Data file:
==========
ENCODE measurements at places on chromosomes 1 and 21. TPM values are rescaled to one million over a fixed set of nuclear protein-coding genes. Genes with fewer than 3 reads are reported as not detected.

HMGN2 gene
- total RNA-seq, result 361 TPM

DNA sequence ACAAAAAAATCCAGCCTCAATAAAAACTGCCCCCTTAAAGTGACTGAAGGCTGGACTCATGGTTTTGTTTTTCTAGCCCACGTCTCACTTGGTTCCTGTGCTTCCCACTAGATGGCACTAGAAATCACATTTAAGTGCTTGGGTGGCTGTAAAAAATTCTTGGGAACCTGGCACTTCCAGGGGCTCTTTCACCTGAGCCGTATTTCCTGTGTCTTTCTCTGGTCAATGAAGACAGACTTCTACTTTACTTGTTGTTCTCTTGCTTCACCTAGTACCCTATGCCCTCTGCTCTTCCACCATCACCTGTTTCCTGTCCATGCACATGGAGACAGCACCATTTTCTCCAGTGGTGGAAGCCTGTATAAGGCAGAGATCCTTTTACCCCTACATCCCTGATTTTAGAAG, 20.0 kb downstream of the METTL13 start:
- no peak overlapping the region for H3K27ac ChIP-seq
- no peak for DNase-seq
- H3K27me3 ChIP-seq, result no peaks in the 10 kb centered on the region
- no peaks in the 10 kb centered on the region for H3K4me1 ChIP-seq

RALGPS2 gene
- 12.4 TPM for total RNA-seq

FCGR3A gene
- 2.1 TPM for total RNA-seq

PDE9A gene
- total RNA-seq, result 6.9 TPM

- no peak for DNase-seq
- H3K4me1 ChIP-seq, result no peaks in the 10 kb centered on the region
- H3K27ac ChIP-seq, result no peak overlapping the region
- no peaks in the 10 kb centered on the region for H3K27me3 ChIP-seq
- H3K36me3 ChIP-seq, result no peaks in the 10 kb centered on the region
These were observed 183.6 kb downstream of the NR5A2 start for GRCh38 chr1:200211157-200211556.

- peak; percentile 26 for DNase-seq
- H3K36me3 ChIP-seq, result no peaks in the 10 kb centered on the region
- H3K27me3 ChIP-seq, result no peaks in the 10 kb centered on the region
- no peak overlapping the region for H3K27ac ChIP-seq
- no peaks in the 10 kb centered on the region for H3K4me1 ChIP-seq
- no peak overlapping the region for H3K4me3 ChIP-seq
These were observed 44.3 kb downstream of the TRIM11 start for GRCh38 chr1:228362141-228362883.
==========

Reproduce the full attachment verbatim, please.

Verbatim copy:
ENCODE measurements at places on chromosomes 1 and 21. TPM values are rescaled to one million over a fixed set of nuclear protein-coding genes. Genes with fewer than 3 reads are reported as not detected.

HMGN2 gene
- total RNA-seq, result 361 TPM

DNA sequence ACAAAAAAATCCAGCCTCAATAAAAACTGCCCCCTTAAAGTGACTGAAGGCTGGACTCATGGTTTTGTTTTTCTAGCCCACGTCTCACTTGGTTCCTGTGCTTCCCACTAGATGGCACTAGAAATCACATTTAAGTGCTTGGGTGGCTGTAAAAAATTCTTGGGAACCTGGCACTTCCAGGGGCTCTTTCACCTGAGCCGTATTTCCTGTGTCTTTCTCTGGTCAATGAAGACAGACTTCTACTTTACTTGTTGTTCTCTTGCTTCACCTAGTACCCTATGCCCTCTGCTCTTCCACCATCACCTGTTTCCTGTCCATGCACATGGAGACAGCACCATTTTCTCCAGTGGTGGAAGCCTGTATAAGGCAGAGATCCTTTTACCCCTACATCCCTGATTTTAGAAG, 20.0 kb downstream of the METTL13 start:
- no peak overlapping the region for H3K27ac ChIP-seq
- no peak for DNase-seq
- H3K27me3 ChIP-seq, result no peaks in the 10 kb centered on the region
- no peaks in the 10 kb centered on the region for H3K4me1 ChIP-seq

RALGPS2 gene
- 12.4 TPM for total RNA-seq

FCGR3A gene
- 2.1 TPM for total RNA-seq

PDE9A gene
- total RNA-seq, result 6.9 TPM

- no peak for DNase-seq
- H3K4me1 ChIP-seq, result no peaks in the 10 kb centered on the region
- H3K27ac ChIP-seq, result no peak overlapping the region
- no peaks in the 10 kb centered on the region for H3K27me3 ChIP-seq
- H3K36me3 ChIP-seq, result no peaks in the 10 kb centered on the region
These were observed 183.6 kb downstream of the NR5A2 start for GRCh38 chr1:200211157-200211556.

- peak; percentile 26 for DNase-seq
- H3K36me3 ChIP-seq, result no peaks in the 10 kb centered on the region
- H3K27me3 ChIP-seq, result no peaks in the 10 kb centered on the region
- no peak overlapping the region for H3K27ac ChIP-seq
- no peaks in the 10 kb centered on the region for H3K4me1 ChIP-seq
- no peak overlapping the region for H3K4me3 ChIP-seq
These were observed 44.3 kb downstream of the TRIM11 start for GRCh38 chr1:228362141-228362883.